PSR Consultation on APP scams

Thank you to Richard Creed from Creed Solicitors ( for providing this very useful insight into the PSRs latest consultation paper.

The Payment Systems Regulator issued consultation paper (CP22/4) in September 2022 relating to authorised push payment (APP) scams. Responses to the consultation paper are required by 5pm on 25 November 2022. If the Payment Systems Regulator's plans come into force, this will be a significant (and detrimental) change for payment institutions and electronic money institutions.

At the moment, ten PSPs have signed up to a Contingent Reimbursement Model Code. However, the overall level of reimbursement under the Code is still below 50% – and participation in the Code is voluntary. Many PSPs are not signatories. In July 2022, the government published its Financial Services and Markets Bill. This would allow the Payment Systems Regulator to use its regulatory powers to require PSPs to reimburse APP scam victims. It would also place a duty on the Payment Systems Regulator to take regulatory action.

The proposals set out by the Payment Systems Regulator: mandatory reimbursement and allocating costs

The Payment Systems Regulator wants the payments industry to change the way it manages APP scams. It is proposing measures to:

  • require reimbursement
  • improve the level of protection for APP scam victims
  • incentivise PSPs to prevent APP scams, whether as a sending PSP (which has the account the payment is made from) or a receiving PSP (which has the account the payment is made to)

These measures aim to protect people from scams and build their confidence in UK payment systems.

Mandatory reimbursement

The Payment Systems Regulator proposes to require all PSPs sending payments over Faster Payments to fully reimburse APP scam victims, with only limited exceptions. This will apply to consumers, micro-enterprises and charities. This will apply to both PSPs as Faster Payments participants and PSPs which access Faster Payments through an indirect access provider.

The exceptions will include scams where the consumer is involved in the fraud themselves, or where they have acted with gross negligence. The exception for gross negligence is a high bar, which the Payment Systems Regulator expects will apply in only a small minority of cases. It would not apply where a consumer was vulnerable.

The sending PSP will have to reimburse the victim as soon as possible, and no more than 48 hours from the fraud being reported. If the PSP has evidence or reasonable grounds for suspicion of either first party fraud or gross negligence, it will have more time to investigate and can delay the payment.

The Payment Systems Regulator proposes to allow PSPs to:

  • have a minimum threshold for a reimbursement claim (of no more than £100)
  • withhold an ‘excess’ (of no more than £35)
  • set a time limit for claims (of no less than 13 months)

Allocating the costs of reimbursement

Both sending and receiving PSPs can take steps to detect potential frauds, and can stop payments or block accounts if they suspect fraud. Currently, sending PSPs pick up the vast majority of the costs of reimbursement under the CRM Code (over 95%). This means receiving banks do not have strong incentives to prevent fraud and stop fraudsters controlling their accounts.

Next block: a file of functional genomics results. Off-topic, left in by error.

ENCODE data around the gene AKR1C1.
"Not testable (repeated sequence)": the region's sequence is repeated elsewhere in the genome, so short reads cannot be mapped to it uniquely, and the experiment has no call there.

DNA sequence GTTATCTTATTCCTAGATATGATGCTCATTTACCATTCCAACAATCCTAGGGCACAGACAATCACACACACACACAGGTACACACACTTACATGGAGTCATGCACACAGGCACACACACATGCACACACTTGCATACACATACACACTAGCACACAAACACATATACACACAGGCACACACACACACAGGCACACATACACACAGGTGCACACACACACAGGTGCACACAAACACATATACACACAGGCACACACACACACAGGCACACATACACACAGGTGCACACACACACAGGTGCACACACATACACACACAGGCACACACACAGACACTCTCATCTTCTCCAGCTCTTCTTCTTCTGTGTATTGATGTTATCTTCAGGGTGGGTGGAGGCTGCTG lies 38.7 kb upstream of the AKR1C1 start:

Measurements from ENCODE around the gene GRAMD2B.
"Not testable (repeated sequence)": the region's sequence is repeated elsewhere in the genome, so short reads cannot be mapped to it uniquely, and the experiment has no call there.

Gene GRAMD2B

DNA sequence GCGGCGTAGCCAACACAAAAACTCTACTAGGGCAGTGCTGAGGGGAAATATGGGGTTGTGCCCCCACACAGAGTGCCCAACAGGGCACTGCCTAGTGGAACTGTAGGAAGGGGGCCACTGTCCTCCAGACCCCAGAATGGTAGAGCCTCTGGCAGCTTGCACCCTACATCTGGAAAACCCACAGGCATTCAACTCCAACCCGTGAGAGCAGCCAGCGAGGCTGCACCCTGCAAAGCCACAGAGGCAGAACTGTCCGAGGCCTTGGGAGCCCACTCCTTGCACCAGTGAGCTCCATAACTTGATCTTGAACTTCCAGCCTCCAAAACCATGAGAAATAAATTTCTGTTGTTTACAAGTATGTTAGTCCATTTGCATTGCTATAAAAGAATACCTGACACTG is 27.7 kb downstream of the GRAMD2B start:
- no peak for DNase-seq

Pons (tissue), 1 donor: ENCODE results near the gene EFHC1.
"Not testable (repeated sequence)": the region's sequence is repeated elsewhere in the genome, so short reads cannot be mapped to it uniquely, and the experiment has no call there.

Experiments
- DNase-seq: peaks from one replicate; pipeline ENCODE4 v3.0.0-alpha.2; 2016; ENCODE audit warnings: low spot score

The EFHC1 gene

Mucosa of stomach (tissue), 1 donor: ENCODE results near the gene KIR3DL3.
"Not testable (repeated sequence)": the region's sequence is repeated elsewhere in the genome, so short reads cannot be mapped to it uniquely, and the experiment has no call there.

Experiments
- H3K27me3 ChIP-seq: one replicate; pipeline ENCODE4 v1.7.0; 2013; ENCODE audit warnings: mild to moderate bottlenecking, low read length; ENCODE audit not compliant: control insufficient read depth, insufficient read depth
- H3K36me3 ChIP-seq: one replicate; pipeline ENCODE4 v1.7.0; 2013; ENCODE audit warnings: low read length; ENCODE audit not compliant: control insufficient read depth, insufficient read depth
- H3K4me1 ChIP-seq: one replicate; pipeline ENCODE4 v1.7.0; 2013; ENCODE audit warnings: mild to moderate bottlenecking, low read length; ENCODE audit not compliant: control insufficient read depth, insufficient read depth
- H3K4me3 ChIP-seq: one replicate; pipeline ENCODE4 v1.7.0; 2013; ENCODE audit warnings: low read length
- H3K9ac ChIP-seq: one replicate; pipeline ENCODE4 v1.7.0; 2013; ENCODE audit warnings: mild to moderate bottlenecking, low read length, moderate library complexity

The Payment Systems Regulator proposes to allocate the costs of reimbursement equally between sending and receiving PSPs, with a default 50:50 split. PSPs can use a dispute management process to adjust the allocation, to better reflect the steps each PSP took to prevent the scam. The Payment Systems Regulator doesn’t intend the 50:50 default to be a fine-tuned allocation, but to provide adequate incentives for both sending and receiving PSPs.

The Payment Systems Regulator would like to see its core requirements for mandatory reimbursement in place for consumers as soon as possible, and no later than during 2024.

Concerns with the proposals

We have a concern that mandatory reimbursement will lead to an increase in fraud, as fraudsters could easily claim that they have been the subject of APP fraud, when in fact the money they have asked to be sent by a PSP is in an account they control. This would allow the fraudster to get reimbursement fraudulently. Whilst PSPs have the ability to claim that there has been fraud on the account and not reimburse the client, it will be difficult / impossible for PSPs to know which is genuine APP fraud and which is not. The risk is that the amount of fraud actually increases but it is just that PSPs now pick up the tab instead of consumers and that consumers have little incentive to be cautious when they think that they are possibly going to be the victim of APP fraud. If you have similar concerns, you can make this point in answer to question 2, ."Do you have views on the impact of our proposals on PSPs".

Rather than having a fixed excess of £35, we think it would be better to base the excess on a percentage of the payment which has been executed. In our industry it is obviously common to send hundreds of thousands of pounds on behalf of consumers. If the most amount of money a consumer can possibly lose is £35 (unless the PSP can prove fraud or gross negligence which the PSR admits is a very high bar), then the incentive for the consumer to double check that they are not the subject of APP fraud is minimal. However, if they were potentially going to lose 10% of the payment then this keeps the consumer interested in ensuring that they are not the victim of APP fraud. If you agree to this suggestion, you can respond to this proposal in question 7.

If you would like any more information about the proposals, please don’t hesitate to contact Richard Creed directly -